I have had this feeling for a while, and the process of registering did not help, as it reinforced these feelings. The woman who witnessed our signatures and processed our $128.70 was very nice and obviously understood at least in the legal sense the significance of those pieces of paper, yet she clearly didn’t know quite how to treat us – for example she didn’t congratulate us. Yet if you go into get your marriage licence, there’s no such limbo – people are automatically acknowledged and congratulated by every person they tell of their intention to marry, including officialdom. Conversation about what they plan for the big day and other pleasantries are standard. Apparently two women essentially making the same legal commitment to each other is such a disconnect it doesn’t trigger similar responses in even perfectly nice people.

the power of words
Maybe it’s because there isn’t even a word or phrase. We’re not getting married – so what do you say? Committed? – ooh, nice, no pejorative overtones there. Joined as one? -can I vomit now please. And I want a word, something fierce. I want a word that has equal gravitas, recognition (or potential for), and imbuement with joy and celebration that marriage has – yet I don’t know what it is.

public acknowledgement & celebration
Close friends have asked us what we intend to do – or rather demanded a party! Which is at once nice, but hasn’t entirely resolved my feelings around the issue. There remains sneaking doubts. If we throw a big party for family and friends, will they acknowledge the significance and reason for it, or will it just be a nice party for a good reason? Regardless of whether we want or expect them – would they think they have to bring presents like a `normal’ celebration of two people’s union? Do we need to make speeches or get people to make them so people understand and take the event seriously? Do we have to exchange vows and/or rings? In other words, I’m left with this nagging feeling that if we don’t throw in some recognisable trappings of marriage, people aren’t going to accord us the same acknowledgment and respect – yet I don’t want really any of those trappings! I want the public acknowledgment, and I want it to be accorded naturally, not have it be something that feels in anyway forced or contrived on anyone, including me, us.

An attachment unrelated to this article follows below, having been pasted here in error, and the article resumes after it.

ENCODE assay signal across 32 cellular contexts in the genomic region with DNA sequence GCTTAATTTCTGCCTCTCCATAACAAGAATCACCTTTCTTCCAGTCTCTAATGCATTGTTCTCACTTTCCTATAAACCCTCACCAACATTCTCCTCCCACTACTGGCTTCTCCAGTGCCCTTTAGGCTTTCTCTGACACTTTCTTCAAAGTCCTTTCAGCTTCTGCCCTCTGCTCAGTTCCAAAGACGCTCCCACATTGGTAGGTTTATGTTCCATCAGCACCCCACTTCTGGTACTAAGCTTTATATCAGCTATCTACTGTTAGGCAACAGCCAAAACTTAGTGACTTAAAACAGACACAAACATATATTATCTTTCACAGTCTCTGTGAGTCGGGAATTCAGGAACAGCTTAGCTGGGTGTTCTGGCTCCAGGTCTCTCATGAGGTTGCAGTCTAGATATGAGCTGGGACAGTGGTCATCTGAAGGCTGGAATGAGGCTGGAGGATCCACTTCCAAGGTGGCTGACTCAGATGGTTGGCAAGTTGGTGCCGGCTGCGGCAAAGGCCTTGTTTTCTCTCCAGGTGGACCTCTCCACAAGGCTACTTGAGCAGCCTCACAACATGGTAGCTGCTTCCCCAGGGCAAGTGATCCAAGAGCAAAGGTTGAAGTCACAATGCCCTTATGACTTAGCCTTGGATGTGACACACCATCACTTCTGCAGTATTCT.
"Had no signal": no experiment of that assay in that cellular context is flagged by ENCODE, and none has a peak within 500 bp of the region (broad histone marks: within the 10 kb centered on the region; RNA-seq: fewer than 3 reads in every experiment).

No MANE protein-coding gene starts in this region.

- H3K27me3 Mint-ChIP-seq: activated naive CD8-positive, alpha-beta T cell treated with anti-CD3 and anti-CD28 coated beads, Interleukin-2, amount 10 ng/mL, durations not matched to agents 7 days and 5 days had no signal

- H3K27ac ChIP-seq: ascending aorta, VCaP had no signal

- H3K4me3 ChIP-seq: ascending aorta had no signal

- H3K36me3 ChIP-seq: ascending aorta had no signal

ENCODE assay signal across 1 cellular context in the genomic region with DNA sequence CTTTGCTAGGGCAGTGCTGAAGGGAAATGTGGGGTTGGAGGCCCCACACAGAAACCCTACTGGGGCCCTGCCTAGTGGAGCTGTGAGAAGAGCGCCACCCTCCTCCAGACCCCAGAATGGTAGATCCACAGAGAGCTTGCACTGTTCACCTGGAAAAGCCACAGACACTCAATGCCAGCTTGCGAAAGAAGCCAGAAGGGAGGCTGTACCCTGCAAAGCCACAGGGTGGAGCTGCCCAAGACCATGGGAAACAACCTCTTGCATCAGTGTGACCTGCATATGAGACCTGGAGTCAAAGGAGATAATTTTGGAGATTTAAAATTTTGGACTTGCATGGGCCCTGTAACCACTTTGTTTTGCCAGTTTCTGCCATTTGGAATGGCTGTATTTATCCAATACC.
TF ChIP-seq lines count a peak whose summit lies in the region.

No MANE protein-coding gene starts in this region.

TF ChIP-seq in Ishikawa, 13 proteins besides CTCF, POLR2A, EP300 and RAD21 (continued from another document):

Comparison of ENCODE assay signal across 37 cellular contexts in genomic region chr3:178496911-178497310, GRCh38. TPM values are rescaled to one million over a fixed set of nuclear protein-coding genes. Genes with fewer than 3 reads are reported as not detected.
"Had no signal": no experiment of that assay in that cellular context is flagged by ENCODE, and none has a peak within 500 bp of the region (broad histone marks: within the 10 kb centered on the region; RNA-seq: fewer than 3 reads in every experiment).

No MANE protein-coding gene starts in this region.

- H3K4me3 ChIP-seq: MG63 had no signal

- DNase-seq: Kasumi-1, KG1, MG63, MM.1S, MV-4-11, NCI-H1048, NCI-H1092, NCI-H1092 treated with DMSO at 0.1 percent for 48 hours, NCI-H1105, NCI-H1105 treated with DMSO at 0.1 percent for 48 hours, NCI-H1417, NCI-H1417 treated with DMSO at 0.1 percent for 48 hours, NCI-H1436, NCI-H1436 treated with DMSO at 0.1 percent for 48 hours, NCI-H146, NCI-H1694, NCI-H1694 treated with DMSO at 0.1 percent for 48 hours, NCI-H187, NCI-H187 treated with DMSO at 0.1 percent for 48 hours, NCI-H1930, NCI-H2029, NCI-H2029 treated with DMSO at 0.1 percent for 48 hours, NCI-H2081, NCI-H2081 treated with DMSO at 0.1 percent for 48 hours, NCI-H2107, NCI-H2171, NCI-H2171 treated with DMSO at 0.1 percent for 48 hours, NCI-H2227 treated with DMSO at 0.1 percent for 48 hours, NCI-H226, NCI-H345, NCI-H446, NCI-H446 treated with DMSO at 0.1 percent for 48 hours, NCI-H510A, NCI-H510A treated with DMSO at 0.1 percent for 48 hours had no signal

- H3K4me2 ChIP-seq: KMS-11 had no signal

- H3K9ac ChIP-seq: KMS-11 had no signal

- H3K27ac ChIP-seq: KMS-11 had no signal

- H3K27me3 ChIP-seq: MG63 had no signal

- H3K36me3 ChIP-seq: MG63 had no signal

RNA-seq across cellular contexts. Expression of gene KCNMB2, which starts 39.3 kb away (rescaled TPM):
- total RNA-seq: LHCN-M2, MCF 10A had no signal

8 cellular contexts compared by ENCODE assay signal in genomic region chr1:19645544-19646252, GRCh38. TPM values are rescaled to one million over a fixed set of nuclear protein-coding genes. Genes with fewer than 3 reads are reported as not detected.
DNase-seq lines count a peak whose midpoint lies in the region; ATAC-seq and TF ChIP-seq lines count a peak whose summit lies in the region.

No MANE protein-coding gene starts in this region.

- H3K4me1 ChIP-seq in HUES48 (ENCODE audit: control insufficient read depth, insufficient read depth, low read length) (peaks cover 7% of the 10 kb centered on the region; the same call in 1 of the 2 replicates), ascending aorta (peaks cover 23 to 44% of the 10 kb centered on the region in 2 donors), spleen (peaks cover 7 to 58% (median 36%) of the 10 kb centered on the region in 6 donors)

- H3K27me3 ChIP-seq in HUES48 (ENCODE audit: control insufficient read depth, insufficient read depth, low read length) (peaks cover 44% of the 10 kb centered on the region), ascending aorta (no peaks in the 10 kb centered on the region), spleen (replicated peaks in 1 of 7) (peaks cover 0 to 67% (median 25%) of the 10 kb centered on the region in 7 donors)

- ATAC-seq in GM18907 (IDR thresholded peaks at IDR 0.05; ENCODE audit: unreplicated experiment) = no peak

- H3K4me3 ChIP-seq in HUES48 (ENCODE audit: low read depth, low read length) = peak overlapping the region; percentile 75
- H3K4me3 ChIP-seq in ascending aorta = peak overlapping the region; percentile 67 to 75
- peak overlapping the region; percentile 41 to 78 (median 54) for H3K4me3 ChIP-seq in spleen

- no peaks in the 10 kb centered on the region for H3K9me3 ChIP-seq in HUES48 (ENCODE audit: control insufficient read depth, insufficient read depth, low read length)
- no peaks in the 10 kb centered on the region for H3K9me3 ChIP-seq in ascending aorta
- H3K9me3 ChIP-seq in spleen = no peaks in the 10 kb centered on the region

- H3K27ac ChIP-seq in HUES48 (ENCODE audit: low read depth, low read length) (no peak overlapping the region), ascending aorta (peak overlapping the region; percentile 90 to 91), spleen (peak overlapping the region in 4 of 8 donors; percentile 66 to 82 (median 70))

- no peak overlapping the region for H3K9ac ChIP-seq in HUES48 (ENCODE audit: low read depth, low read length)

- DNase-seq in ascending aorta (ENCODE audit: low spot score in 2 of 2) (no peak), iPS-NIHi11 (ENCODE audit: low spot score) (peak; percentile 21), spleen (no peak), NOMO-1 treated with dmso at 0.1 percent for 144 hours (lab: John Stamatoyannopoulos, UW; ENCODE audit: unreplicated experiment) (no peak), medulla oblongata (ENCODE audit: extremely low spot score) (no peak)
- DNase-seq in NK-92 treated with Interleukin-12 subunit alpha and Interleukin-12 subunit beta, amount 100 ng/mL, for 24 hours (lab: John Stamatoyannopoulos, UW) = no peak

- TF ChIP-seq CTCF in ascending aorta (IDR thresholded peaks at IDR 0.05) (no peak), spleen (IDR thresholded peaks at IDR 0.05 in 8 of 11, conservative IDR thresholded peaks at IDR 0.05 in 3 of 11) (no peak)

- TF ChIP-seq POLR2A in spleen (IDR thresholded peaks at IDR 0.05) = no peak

Sod Gratefulness
Of course, there’s part of me that feels I should just be grateful that we are even accorded these rights – and therein lies the heart of much of the battle for GLBTI equality; always as we slowly crawl and beg and scrabble our way closer to full equality, we are told to settle, be grateful, stop demanding. So actually, it’s not true that part of me feels I should be grateful. More accurately, there’s part of me that acknowledges how much luckier we are than most homosexuals all over the world, but refuses to see that as a premise of compromise, and anyone who thinks it is can get knotted. :p

concluding remarks
So here I sit. Keres and I have the rights; can we now devise a way to joyfully and comfortably celebrate them with those close to us? I think so; I hope so.

I’m trying to resist the temptation to `formalise’ (you-can’t-ignore-us-`cause-look-at-all-the-fuss-we-have-devised), or `casualise’ (it-doesn’t-really-matter-stay-cool-no-big-deal-lower-your-expectations-so-you-won’t-get-disappointe

d) whatever we decide to do and decide what the hell it is we actually want to do and can afford to do at the same time. I think part of the result is it makes it hard for is to have a conversation about it. We’re so used, I think, to poo-pooing and critiquing heterosexual patriarchy, what to do now we technically have rights and so are part of it? Having for years ascribed our own meaning to our lives, how does that now intersect with the views of others who matter to us?

I don’t have the answers to this; and I’m less confident than usual that I will get to some. So pile in. Comments, thoughts, suggestions, at the personal and/or meta level welcome. How about we think of a word together? The lack of even a word means trying to envision what I’d say to invite family and friends to an event is a stumper. What would you call it?

So finally, I guess this diary is also in many ways  a first step. Guess what bootribbers! Keres and I got …institutionalised.

0 0 votes
Article Rating